Energetic implementation of new technology is needed. New ways of producing electricity and using it far more efficiently are clearly in prospect, not just on the horizon. New methods are being developed for using genomic tools to produce liquid fuel from biomass and even from algae. New business models are being created to take advantage of technological changes, including cars that rely wholly or in part on electric generation.
In the four years since California’s clean air standards were passed, clean energy investment has tripled. About three of every five venture capital dollars nationwide has been invested in California companies, with about $2.1 billion worth of clean energy investments in 2009 alone. Our state’s policies are helping draw this activity to California. The United States and, I say proudly, California have always been world leaders in creativity and dynamism, reveling in finding new ways to accomplish important objectives. Now another important effort needs our support.
I remember from my time as secretary of state our success, led by President Ronald Reagan, in dealing with the potential adverse effects of depletion of stratospheric ozone. Yes, as now, there were arguments among scientists about the imminence of the threat. Those who were deeply worried turned out to be right. The necessary agreement, called the Montreal Protocol, came into effect in the nick of time. President Reagan supported our effort from the start to finish and acclaimed the result to be “a monumental achievement.”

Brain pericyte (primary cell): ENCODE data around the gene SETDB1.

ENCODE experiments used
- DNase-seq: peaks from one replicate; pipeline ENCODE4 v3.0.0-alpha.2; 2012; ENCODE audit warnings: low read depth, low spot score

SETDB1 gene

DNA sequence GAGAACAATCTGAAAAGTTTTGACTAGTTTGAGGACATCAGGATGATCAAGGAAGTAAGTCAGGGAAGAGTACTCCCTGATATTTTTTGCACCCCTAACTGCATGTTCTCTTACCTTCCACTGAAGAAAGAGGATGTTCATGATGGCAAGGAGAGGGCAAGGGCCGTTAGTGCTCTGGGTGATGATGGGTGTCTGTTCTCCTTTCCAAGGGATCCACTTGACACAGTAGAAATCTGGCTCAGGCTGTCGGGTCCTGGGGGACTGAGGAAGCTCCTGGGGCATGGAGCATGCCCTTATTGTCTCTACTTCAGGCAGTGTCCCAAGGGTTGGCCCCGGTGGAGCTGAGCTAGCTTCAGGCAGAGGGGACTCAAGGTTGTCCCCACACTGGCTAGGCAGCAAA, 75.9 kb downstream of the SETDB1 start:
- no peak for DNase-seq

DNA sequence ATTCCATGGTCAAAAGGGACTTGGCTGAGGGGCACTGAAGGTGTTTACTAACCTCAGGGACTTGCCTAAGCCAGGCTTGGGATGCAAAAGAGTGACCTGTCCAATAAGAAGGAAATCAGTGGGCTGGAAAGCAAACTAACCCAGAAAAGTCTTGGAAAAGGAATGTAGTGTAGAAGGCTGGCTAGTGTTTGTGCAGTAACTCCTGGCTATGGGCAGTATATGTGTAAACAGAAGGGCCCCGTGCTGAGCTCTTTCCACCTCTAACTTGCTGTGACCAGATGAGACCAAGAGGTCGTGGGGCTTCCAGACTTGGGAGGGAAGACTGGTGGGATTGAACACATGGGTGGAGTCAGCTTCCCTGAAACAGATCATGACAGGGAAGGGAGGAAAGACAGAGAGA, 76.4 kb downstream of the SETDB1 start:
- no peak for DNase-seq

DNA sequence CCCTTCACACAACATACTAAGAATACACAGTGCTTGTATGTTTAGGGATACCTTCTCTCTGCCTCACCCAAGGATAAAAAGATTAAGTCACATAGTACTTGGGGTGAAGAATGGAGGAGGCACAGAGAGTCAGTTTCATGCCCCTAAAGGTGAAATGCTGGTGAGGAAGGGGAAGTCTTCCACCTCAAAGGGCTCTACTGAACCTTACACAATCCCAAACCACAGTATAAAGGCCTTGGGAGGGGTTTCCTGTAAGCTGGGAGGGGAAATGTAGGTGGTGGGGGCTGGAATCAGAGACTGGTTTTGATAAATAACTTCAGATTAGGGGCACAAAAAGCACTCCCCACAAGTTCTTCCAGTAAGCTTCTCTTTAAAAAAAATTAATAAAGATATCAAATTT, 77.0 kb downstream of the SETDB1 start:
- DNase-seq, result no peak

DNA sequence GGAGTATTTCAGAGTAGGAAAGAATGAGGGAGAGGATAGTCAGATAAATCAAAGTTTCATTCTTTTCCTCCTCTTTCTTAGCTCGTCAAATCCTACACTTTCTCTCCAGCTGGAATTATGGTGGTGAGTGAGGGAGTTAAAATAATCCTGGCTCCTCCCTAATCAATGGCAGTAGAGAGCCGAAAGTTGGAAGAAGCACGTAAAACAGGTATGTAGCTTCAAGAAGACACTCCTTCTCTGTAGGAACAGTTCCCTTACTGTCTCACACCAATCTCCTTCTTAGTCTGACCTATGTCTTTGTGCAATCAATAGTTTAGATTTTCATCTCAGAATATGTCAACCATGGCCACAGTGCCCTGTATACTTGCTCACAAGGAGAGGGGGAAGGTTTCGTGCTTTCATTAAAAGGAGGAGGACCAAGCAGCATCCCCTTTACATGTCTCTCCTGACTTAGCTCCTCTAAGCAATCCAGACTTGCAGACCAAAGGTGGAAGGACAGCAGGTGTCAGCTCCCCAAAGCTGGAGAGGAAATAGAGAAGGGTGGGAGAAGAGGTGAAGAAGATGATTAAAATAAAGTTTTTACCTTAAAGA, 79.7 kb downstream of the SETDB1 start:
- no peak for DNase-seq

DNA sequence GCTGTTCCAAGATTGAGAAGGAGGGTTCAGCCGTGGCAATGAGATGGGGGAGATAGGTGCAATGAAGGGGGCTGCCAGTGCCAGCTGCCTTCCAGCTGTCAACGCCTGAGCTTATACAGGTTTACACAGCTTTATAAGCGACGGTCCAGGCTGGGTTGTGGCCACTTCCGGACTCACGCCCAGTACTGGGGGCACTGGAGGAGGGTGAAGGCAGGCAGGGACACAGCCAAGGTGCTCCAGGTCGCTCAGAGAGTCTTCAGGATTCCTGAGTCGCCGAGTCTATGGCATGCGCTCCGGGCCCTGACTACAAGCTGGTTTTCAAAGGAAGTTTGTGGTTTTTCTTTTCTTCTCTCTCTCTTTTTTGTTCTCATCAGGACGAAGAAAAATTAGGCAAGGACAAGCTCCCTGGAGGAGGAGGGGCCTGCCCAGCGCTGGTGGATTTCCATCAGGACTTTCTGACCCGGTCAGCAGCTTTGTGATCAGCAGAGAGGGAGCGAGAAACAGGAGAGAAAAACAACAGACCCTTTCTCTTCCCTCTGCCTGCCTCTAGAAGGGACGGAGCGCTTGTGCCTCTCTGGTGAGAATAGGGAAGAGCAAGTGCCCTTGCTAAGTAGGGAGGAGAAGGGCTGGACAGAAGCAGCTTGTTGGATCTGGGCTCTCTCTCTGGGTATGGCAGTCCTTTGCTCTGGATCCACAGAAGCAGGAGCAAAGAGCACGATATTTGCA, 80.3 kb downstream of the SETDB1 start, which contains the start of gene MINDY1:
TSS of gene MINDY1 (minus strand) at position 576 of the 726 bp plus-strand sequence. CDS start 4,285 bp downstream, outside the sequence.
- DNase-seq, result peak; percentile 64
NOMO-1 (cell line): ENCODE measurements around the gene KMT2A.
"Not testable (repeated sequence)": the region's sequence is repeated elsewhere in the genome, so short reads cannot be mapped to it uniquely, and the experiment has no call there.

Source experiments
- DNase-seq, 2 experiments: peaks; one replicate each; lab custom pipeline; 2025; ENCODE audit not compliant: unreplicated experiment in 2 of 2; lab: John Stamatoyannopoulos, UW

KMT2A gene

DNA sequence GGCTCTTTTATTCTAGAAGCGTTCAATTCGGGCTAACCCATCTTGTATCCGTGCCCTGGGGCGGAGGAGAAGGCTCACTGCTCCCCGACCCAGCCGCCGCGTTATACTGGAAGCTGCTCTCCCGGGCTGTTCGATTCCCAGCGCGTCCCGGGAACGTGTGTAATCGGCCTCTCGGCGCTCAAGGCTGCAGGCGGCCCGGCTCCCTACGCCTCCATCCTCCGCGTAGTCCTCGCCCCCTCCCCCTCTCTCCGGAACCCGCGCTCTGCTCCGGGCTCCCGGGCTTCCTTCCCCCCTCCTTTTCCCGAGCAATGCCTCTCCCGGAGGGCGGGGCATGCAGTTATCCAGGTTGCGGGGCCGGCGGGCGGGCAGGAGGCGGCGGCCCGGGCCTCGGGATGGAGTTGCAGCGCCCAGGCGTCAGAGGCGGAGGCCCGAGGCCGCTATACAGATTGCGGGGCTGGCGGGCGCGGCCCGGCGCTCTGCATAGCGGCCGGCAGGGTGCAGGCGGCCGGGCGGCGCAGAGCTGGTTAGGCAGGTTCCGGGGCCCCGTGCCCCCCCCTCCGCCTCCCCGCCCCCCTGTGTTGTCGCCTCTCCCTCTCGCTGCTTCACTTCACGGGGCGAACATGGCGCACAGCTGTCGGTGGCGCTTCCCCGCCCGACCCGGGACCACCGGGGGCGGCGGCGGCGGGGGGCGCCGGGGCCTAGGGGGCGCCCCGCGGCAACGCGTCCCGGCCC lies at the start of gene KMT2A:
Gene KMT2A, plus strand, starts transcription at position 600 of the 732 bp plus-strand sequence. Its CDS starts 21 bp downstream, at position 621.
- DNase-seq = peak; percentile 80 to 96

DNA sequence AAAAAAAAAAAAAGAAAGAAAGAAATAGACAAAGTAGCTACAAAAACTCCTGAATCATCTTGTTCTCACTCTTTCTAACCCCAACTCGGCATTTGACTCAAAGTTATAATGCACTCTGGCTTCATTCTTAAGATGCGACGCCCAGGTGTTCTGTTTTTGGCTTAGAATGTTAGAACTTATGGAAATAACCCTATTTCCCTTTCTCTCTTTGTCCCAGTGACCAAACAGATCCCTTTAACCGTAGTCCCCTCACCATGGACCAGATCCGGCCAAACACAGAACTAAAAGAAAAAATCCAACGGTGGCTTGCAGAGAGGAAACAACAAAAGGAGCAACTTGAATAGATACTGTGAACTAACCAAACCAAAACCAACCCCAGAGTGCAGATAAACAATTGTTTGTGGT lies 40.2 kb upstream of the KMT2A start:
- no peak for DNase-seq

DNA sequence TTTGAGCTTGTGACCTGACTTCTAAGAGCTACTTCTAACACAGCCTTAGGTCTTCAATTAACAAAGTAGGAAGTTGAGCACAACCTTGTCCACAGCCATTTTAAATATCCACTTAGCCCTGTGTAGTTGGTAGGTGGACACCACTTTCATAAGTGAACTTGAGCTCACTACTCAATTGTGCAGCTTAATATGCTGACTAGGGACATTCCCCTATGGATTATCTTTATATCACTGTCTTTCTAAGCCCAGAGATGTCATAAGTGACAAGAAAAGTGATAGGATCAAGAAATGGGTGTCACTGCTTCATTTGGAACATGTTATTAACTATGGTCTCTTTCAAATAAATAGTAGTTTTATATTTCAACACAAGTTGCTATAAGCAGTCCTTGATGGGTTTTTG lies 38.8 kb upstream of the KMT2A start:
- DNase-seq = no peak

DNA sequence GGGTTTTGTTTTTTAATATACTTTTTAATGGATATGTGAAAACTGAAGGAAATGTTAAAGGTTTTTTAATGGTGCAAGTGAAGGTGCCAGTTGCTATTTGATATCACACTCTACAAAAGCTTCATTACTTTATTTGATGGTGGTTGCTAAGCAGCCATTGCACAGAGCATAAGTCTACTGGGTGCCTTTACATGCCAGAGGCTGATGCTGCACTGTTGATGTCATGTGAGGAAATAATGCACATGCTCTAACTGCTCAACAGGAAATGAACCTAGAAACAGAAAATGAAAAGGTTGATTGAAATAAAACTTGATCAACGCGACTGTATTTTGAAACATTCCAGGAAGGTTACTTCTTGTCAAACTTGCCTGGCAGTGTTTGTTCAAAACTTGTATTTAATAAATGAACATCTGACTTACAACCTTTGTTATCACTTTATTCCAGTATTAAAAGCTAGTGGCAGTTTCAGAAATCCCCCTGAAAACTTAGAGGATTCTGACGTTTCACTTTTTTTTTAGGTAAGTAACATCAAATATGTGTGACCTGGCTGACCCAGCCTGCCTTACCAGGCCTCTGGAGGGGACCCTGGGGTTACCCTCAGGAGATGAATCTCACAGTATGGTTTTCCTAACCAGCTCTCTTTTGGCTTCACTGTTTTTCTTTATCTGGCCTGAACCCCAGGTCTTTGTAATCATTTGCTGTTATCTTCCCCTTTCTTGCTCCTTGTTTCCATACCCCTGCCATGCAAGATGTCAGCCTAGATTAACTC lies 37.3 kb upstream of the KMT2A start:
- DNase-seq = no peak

We have plenty of problems in California, not least the huge unfunded liabilities confronting the taxpayer. But we will only compound our problems if we abandon our aspirations for the quality of our environment. Our future is with a knowledge economy, and there is one thing we know for sure: Knowledge workers have lots of choices where to live, and they like to live in environments with clean air and green spaces. “Silicon Valley” did not sprout in Silicon Valley by accident.
Those who wish to repeal our state’s clean energy laws through postponement to some fictitious future are running up the white flag of surrender to a polluted environment. We do not need this defeatist initiative with its sense of pessimism and its can’t-do attitude. We need Ronald Reagan’s spirit of determination laced with optimism. As he used to say, “America’s best days are ahead.” And so are California’s.
Read previous posts on Prop 23’s economic impact, national repercussions, and funding from Texas oil companies. See also”No on California Prop 23: When it comes to climate policy, reversing course is the real job killer” and “The dirty oil coalition behind the Proposition 23 effort to stop clean energy just got a lot dirtier.”
Here are five things you can do to win this fight:
- Visit the “No on 23″³ website, learn the facts & sign up: www.StopDirtyEnergyProp.com.
- Educate yourself on how California’s climate & energy laws have created companies & jobs: www.CABrightSpot.com.
- Tell your friends by email, on Facebook, at work, & everywhere else.
- Participate in the debate. Write letters to the editor and post comments on blogs & websites.
- Contribute (click here). The other side’s leader, right-wing California Assemblyman Dan Logue, has publicly said he expects the oil companies to spend $50 million.